Way back at NCTE I made this note to myself:
What is the best way to support young children as they prepare for school? Preschool? Kindergarten? Or supporting families? What do middle class families want! Why should it be different?
I’m not certain where I was in the conference or who was speaking or why these thoughts came to mind, but they aren’t totally new to me. As a kindergarten teacher now and a first grade teacher for the past six years, I have thought a lot more about preschool and early education than I did when I taught fourth and fifth graders.
In just my decade and a half in education I have watched our expectations for young children accelerate astoundingly. Kindergarten looks much more like first grade did not long ago. Even preschool is beginning to look more like first grade! My current school has three head start classes now and, as a kindergarten teacher, I am grateful for that. But I hear a lot of talk about the academics that should be taught in head start. I would prefer those three and four year olds spend their days playing. In that way they will learn a lot of language, social interaction skills, and improve their executive functioning. If they came to kindergarten stronger in those areas we can get their academic foundation set then. Along with more play!
A recent piece from Minnesota Public Radio brought this to my mind again. It is titled, All day pre-K builds better kindergartner, U study says. At first it annoyed me for the same reason many mainstream media pieces on education annoy me.
Now, a new University of Minnesota study has found that children who attend all-day preschool are far more prepared for kindergarten than students who go to part-day programs.
As is so often true, it never really explains what ‘far more prepared for kindergarten’ means. Sadly, I think it’s safe to assume it means higher test scores. Even in kindergarten.
It did go on to say that students in full-day and half-day preschool programs were tested socially and academically to see if they were prepared for kindergarten. (Emphasis is mine.) That gives me some hope that we aren’t forgetting that these are young children and not alphabet and counting machines.
Continuing on, I am given more hope:
The all-day program, modeled after the one studied in Chicago, gives teachers more time to work with students and also gives students more time to play, make friends and get used to being in school for an entire day, said Lisa Parins, a pre-K teacher at Obama Elementary.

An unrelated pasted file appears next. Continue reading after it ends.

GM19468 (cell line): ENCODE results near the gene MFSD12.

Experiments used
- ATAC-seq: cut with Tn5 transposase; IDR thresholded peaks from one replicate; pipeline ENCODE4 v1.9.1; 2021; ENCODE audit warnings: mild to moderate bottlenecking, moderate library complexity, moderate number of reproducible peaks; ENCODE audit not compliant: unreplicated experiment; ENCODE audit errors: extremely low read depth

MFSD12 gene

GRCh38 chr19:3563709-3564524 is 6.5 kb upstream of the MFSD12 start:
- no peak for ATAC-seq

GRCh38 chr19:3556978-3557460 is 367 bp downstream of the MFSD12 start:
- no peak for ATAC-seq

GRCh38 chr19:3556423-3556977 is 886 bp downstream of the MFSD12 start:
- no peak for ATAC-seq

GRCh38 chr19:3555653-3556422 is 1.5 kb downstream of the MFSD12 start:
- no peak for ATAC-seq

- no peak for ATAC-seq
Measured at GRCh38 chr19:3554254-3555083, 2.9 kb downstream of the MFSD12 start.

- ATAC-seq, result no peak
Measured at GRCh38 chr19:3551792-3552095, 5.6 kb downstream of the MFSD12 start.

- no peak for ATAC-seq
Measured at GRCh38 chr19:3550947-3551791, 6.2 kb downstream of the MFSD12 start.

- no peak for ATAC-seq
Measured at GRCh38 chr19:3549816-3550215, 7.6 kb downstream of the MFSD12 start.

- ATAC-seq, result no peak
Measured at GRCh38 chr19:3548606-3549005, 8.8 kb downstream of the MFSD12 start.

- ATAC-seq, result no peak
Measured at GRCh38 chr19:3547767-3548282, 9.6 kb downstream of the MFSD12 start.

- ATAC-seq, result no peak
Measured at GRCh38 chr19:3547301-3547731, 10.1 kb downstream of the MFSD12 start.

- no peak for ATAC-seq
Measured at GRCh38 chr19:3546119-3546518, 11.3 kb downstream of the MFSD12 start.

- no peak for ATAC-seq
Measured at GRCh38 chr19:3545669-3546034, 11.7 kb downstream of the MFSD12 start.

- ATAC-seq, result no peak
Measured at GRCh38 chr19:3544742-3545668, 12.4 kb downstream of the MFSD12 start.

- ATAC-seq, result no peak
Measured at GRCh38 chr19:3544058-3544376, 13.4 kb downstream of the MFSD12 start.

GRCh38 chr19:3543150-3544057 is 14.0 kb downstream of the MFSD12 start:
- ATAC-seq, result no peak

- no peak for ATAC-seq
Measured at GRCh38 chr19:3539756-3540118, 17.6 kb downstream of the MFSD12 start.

Giving students more time to learn social skills is just as important as time for academic work, said Megan Gunnar, director of the Institute of Child Development at the University of Minnesota.
“If you can regulate yourself, if you can follow directions, if you can think through a problem then you’re really ready to learn,” she said, adding that being ready for kindergarten is an early predictor of how students will do later in school.
I’d argue that ‘giving students more time to learn social skills’ is actually more important at this age than ‘time for academic work’. When students don’t gain those critical life skills, social, linguistic, executive functioning, etc., we see the challenges they face later. Currently I’ve got multiple tabs open to articles and information about Tools of the Mind because this is an issue I keep hearing about from teachers in my school.
About Tools of the Mind:
Tools of the Mind is a research-based program combining transformational early childhood pedagogy with an innovative curriculum that helps young children to develop the cognitive, social-emotional, self-regulatory, and foundational academic skills they need to succeed in school and beyond.
I think, if we looked back a bit, we’d find that the skills listed above, both by Tools of the Mind and in the MPR piece, were ones that kindergarten was originally designed to support. Now that we expect kiddos to be reading in kindergarten we’ve had to push those skills down to preschool.
I fear that the movement towards universal preschool, an idea that sounds wonderful in theory, will simply mean our children have less time to play, less time to learn to self-regulate and interact with others. Our kiddos will be able to count and read younger but will be unable to function in groups. That’s not a trade-off that seems worth it to me.